5 star reads

Review: Amor Towles’ A Gentleman in Moscow

29430012A Gentleman in Moscow is available now

*****5/5 stars

Amor Towles does it again with prose, plot, and characters who grab hold and won’t let go.  Need a gift this Christmas?  This is it.

Recommended readers:

Here’s my Rankings:

  • 5/5 for characters
  • 5/5 for plot
  • 5/5 overall

REVIEW FROM BOOKS FOR HER:

On house arrest in Moscow’s grand Metropol Hotel for being a Former Person in the new Soviet Union, Count Alexander Rostov once wrote a poem that inspired revolutionary fervor, and cannot, apparently, simply be shot at dawn. He is instead removed from his old suite of rooms and confined to the attic, where he builds a new life full of the kind of characters you can only hope to meet in your own. It’s a novel of fully-realized tragedy that somehow doesn’t get lost there, instead brimming with optimism and hope. With Rules of Civility, Towles had me for life– I looked up from the ending of that gem feeling as if it were impossible that I could be somewhere besides 1930s New York– and once again, Towles wins me over. Wonderful prose, characters, and plot, the holy trifecta for any writer, complete with literary, historic, and cinema references. With Amor Towles, know that you are reading something from someone infinitely more intelligent than you, but who writes so that you can still enjoy it, who makes you stop and think while still plunging forward to discover what happens next.

To quote the dust jacket: “He can’t leave. You won’t want to.”

Buy it now on Amazon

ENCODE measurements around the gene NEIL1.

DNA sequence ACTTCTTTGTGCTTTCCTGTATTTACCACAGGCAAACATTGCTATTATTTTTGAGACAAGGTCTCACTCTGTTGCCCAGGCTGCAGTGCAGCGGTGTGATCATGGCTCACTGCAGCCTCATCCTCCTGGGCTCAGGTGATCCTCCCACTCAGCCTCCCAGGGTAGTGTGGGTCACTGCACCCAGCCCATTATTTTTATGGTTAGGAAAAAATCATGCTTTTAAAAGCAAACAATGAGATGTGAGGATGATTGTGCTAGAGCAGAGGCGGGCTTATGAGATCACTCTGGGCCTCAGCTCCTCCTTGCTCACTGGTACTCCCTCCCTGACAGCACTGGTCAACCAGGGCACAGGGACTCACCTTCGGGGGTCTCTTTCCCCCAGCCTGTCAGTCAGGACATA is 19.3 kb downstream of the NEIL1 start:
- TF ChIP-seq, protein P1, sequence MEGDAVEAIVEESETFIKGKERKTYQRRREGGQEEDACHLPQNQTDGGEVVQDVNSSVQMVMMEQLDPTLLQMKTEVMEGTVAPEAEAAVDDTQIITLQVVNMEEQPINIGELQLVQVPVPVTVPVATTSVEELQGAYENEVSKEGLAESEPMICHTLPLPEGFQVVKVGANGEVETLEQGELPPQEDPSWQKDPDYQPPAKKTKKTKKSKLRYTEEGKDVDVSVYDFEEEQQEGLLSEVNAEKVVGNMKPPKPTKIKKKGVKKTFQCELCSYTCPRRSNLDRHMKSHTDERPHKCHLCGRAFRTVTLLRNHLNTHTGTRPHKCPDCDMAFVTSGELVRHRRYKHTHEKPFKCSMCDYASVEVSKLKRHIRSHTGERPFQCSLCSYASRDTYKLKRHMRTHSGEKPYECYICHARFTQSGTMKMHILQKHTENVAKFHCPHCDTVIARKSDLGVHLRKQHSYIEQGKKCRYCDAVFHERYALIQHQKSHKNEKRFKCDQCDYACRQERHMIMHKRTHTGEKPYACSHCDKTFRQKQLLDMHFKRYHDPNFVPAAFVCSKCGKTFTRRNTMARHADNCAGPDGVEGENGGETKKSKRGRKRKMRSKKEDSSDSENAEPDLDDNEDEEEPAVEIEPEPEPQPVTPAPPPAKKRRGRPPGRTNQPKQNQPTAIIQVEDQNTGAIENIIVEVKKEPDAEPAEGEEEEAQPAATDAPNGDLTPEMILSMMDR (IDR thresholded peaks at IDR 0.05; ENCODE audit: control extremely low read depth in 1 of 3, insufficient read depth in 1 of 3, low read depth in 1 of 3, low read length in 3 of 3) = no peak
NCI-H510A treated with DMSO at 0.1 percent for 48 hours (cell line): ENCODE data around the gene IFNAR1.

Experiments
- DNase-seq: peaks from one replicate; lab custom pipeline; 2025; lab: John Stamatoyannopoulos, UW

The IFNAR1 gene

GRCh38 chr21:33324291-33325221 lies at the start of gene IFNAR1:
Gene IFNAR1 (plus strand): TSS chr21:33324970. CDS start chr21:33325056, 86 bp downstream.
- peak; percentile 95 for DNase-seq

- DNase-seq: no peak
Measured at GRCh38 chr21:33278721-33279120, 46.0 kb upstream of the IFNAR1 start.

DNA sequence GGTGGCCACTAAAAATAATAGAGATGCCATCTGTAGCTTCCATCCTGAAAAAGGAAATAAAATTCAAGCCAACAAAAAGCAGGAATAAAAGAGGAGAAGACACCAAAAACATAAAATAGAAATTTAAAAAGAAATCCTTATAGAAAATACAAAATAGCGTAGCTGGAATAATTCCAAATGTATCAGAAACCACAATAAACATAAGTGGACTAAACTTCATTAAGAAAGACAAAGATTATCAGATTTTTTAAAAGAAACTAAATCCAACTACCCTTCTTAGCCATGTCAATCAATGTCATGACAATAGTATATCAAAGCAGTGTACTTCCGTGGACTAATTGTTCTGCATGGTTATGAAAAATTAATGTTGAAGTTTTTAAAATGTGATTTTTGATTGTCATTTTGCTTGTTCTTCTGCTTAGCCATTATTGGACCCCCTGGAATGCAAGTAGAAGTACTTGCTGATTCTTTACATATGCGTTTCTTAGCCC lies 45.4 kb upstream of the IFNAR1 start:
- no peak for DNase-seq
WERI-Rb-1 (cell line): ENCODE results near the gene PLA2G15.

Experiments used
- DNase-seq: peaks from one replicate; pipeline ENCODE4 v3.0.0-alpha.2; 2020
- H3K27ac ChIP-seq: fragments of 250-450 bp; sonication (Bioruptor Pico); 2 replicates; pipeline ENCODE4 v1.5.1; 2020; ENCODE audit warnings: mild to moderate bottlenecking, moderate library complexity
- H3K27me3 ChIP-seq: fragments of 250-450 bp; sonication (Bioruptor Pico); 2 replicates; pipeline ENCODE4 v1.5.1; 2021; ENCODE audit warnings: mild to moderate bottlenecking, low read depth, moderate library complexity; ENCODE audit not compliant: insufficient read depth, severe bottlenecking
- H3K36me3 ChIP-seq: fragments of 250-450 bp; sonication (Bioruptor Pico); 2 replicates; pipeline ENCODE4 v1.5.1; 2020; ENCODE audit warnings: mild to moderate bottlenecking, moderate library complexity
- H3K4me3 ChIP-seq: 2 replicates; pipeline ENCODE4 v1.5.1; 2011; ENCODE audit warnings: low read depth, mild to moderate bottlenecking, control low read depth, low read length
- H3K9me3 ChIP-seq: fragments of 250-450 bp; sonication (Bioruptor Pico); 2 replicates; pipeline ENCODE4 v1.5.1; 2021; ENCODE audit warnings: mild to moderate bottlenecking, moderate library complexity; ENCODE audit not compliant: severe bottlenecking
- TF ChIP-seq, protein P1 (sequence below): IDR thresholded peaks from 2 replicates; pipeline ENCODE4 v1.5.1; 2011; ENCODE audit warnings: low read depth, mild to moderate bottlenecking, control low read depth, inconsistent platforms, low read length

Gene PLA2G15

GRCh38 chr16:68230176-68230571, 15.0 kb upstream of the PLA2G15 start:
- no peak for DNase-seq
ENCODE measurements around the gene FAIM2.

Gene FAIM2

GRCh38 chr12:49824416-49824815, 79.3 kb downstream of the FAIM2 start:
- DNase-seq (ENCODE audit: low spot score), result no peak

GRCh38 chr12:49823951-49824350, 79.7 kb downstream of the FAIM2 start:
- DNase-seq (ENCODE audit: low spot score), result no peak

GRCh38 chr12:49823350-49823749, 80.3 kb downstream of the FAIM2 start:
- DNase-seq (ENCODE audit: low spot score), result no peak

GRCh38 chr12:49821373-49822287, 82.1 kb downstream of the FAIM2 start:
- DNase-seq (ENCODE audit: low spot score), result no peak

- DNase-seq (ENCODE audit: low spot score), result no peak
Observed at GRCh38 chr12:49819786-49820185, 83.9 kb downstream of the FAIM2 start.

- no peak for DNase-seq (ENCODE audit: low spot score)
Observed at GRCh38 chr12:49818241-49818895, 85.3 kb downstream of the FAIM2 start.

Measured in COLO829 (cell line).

The Paris Wife: A Review (Or, why I like historical fiction about famous people)

Available Now: The Paris Wife by Paula McLain

*****4.5/5 stars- loved it and probably stayed up all night reading and developing real feelings for… real people? Real fictional people?  Real people portrayed fictitiously?

A journey into Hemingway’s Paris, from the perspective of his first wife, Hadley.

Recommended readers:

  • If you dream of Hemingway’s Paris and loved A Moveable Feast
  • if you love Hemingway,
  • if you hate Hemingway,
  • if you love to hate Hemingway,
  • and if you like romantic historical fiction, this one is for you.

Here’s my Rankings:

  • 4.5/5 characters
  • 4.5/5 plot
  • 4.5/5 overall

REVIEW FROM BOOKS FOR HER:

It’s done too often, you might say, too many liberties. But I like historical fiction about famous people- especially about famous people.  I think it’s fascinating to pull down those larger-than-lifes and take a good look.  I like putting words in their mouths and thoughts in their heads. I like that somehow, constructing fiction actually makes them more real, because it forces it to occur to you that they did have hidden thoughts, feelings, and words in addition to those so public and immortalized.  And I like Hemingway. I like his terse modern style.  I like his big loomy, moody presence, and that he was such a mac daddy no one woman was enough for him. Would I shack up with that myself? No way, no how.  But I will read about the ones who did, every darn time. And The Paris wife does a wonderful job of bringing his first wife to life, or at least the idea of being her.

Available Now:  The Paris Wife

And coming soon to Books for Her: Paula McLain’s Circling the Sun

Jane Austen’s First Love

Available August 5: Jane Austen’s First Love

****4/5 starsJane Austens First Love

Dare I say it?! It’s as if Miss Austen is writing it herself and giving us a glimpse of what she’ll soon write in her classics – Pride and Prejudice, Emma, Sense and Sensibility.

Recommended readers:

  • If you love all things Jane Austen…
  • If you ever wondered what inspired Jane Austen’s writing.
  • Did we mention Jane Austen?

Here’s my Rankings:

  • 4/5 for characters
  • 5/5 for plot
  • 4/5 overall

REVIEW FROM BOOKS FOR HER: